I was once treated very poorly by Qwest. When I complained about the piss-poor customer service, I received an official apology from the head of customer service and things were done to make the situation better. Qwest worked to earn back my trust, and I stuck with them for two more years until I moved. I would be using Qwest DSL right now if it were available in this area. Because they made the effort to earn back my trust, I placed them in a position of trust again, and they proved trustworthy. Because Blockbuster did nothing to earn back my trust, I have not placed them in a position of trust again.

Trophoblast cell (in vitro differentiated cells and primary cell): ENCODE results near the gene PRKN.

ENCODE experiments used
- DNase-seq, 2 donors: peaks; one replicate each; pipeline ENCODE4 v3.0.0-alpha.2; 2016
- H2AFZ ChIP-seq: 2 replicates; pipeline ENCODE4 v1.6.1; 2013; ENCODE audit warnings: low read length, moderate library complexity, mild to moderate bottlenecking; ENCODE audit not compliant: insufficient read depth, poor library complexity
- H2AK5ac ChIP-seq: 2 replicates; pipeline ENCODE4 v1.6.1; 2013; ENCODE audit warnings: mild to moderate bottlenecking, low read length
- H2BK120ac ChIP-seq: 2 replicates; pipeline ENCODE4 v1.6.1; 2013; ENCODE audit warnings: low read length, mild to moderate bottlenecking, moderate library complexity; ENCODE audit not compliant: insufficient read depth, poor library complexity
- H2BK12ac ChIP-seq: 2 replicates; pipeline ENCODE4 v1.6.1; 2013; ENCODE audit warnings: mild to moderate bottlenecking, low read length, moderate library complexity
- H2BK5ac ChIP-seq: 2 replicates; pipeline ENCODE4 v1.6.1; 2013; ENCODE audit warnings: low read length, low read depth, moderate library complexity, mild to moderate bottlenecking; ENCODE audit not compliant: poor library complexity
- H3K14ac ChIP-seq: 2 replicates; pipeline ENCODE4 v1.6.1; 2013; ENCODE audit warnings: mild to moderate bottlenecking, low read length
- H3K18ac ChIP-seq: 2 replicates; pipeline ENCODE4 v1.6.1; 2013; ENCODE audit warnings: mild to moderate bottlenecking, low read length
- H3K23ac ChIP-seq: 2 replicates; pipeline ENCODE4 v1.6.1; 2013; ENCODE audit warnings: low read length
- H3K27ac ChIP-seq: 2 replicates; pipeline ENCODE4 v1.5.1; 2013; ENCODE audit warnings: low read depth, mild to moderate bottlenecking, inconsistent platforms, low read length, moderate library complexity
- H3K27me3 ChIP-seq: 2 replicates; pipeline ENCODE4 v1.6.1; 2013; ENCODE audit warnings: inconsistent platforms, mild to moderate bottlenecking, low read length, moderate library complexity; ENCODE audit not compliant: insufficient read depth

Up to now, all of this has been about trusting other people. But if I have been the one to break someone else’s trust, what is it that I must do? There are three things to do: first, apologize to the person(s) I have failed; second, replace or undo the damage I have done, basically cleaning up my mess; and third, prove myself to be completely trustworthy from then on.

That’s the only way I can hope to earn and re-earn the trust of others.

Addendum (9/9/2005): The Wendy’s finger couple have pleaded guilty to sticking a human finger in a bowl of Wendy’s chili and claiming they had found it there. Anna Ayala and Jaime Placencia now face 10-13 years behind bars for their false claim and attempted grand theft.